Here's how Politico describes the presentation and its implications:
Politicohas obtained and published a confidential messaging-strategy presentation that essentially admits ObamaCare supporters are losing the battle for public opinion. The presentation was delivered to professional leftists by the left-wing Herndon Alliance, based on public opinion research by Democratic pollsters John Anzalone, Celinda Lake, and Stan Greenberg, in a forum organized by the left-wing group Families USA, "one of the central groups in the push for the initial legislation." It is a stark admission that the public has not warmed to the new health care law, despite predictions that they would do so.
Key White House allies are dramatically shifting their attempts to defend health care legislation, abandoning claims that it will reduce costs and deficit, and instead stressing a promise to "improve it."
...The confidential presentation ... suggests that Democrats are acknowledging the failure of their predictions that the health care legislation would grow more popular after its passage, as its benefits became clear and rhetoric cooled. Instead, the presentation is designed to win over a skeptical public, and to defend the legislation — and in particular the individual mandate — from a push for repeal...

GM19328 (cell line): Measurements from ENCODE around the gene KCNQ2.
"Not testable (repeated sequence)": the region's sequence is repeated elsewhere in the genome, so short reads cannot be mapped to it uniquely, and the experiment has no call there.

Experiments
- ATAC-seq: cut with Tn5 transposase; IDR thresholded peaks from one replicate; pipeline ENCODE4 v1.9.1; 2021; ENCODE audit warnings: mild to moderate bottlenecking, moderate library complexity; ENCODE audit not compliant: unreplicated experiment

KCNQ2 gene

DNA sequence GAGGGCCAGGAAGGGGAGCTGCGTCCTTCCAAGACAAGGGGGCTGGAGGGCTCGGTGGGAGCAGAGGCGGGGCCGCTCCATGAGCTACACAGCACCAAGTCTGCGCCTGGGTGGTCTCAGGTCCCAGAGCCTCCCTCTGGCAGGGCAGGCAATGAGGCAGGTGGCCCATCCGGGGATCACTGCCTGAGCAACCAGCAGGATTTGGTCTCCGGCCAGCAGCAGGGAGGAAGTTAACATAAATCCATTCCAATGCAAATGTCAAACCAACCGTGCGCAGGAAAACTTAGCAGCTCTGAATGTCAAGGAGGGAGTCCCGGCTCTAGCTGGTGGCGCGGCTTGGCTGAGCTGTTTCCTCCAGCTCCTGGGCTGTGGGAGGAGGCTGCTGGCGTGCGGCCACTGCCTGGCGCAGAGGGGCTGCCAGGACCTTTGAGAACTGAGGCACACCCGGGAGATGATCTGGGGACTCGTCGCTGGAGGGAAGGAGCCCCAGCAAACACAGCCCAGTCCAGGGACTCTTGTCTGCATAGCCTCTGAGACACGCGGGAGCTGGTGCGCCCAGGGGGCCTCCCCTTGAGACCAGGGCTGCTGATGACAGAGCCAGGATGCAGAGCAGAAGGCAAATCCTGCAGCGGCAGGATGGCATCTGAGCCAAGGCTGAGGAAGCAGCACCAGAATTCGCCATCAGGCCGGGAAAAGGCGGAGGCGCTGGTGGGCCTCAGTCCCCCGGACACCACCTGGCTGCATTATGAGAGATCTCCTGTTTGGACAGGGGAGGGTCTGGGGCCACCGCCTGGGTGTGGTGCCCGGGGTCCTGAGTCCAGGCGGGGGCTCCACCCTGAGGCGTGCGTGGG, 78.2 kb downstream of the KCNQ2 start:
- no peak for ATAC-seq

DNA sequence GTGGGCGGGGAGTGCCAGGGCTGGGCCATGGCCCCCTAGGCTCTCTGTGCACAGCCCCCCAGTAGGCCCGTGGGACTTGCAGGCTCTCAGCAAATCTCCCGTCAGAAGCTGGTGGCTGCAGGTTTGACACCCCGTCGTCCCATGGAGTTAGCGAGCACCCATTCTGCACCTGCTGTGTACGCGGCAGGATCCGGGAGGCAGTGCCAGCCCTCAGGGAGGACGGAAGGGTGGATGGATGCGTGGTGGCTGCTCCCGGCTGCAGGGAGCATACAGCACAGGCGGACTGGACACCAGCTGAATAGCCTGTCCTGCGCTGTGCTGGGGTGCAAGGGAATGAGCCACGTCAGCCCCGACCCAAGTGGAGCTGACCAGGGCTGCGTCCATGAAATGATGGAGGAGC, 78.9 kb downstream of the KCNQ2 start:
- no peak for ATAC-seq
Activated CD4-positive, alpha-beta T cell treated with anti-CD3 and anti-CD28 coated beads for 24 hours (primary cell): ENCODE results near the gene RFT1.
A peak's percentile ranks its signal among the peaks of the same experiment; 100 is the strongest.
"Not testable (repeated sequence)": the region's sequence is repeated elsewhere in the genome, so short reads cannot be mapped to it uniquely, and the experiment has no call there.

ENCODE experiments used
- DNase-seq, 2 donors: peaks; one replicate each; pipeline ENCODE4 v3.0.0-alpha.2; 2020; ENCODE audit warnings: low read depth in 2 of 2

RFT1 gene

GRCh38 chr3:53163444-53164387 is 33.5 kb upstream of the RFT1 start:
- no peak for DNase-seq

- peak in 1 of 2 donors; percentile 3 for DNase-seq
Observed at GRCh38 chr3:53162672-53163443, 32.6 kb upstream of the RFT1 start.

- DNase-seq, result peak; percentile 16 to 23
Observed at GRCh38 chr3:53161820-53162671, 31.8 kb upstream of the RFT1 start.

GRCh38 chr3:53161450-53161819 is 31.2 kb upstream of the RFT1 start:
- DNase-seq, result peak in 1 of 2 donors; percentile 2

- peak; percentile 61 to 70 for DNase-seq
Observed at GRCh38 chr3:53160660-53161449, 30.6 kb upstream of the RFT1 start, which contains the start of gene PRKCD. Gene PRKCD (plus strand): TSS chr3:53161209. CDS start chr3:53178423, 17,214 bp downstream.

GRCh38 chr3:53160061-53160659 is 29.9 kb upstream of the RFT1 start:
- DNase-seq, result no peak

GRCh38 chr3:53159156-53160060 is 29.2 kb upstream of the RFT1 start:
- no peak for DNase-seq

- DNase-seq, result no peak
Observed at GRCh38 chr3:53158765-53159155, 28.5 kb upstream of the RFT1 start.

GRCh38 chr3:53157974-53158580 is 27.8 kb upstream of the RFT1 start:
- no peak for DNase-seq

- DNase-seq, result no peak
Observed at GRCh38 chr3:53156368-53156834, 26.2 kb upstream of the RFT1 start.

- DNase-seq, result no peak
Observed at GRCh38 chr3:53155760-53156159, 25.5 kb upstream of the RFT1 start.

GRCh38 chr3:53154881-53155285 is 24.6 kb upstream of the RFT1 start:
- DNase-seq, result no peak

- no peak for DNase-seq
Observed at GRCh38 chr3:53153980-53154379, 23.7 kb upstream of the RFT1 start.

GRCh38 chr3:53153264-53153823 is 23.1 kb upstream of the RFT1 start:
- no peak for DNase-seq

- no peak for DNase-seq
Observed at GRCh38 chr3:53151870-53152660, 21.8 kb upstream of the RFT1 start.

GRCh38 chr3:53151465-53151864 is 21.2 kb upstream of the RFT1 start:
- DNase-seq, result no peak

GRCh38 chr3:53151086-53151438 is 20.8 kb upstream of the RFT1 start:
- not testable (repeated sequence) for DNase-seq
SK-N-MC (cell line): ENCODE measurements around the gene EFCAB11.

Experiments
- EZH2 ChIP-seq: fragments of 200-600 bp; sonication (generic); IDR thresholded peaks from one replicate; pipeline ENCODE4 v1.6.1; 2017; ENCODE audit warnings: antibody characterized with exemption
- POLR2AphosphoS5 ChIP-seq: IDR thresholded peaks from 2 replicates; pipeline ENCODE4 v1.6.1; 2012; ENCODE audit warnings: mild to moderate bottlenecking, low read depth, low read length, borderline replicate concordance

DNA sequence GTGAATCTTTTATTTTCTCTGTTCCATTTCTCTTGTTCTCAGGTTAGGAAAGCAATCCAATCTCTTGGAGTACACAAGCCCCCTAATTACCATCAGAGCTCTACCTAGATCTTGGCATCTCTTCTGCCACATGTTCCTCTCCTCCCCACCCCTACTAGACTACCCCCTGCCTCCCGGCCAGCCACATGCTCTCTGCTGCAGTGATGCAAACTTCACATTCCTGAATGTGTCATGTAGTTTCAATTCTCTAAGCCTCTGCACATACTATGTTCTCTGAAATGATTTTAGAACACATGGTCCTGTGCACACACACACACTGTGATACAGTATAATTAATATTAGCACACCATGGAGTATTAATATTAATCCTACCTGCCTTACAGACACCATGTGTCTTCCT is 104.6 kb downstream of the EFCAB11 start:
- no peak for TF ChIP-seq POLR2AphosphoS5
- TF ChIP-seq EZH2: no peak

The presentation concedes that groups typically supportive of Democratic causes — people under 40, non-college educated women, and Hispanic voters — have not been won over by the plan. Indeed, it stresses repeatedly, many are unaware that the legislation has passed, an astonishing shortcoming in the White House's all-out communications effort.
"Straightforward ‘policy’ defenses fail to [move] voters’ opinions about the law," says one slide. "Women in particular are concerned that health care law will mean less provider availability – scarcity an issue."
The presentation also concedes that the fiscal and economic arguments that were the White House's first and most aggressive sales pitch have essentially failed.
"Many don’t believe health care reform will help the economy," says one slide.
The presentation's final page of "Don'ts" counsels against claiming "the law will reduce costs and deficit."
Reason magazine's Peter Suderman notes that ObamaCare supporters are "backing down from core arguments about cost and deficit reductions in the new health care law... It’s a frank admission that the economic argument in favor of the law has basically failed amongst voters."
These revelations come at the same time a CNN/Opinion Research poll shows ObamaCare's individual mandate is increasingly unpopular. Politico reports:
Just 44 percent favor the health care mandate... Fifty-six percent oppose the mandate, up 3 percentage points from when the bill passed.
Americans still support ObamaCare's price controls --- which force insurance companies to over-charge the healthy and under-charge the sick --- by 58-42 percent. But as President Obama has himself acknowledged, those price controls don't work without the individual mandate. Unless a majority also supports the mandate, you don't have majority support for either.
The Washington Examiner's David Freddoso speculates there is "abject panic at the White House" over the unpopularity of ObamaCare.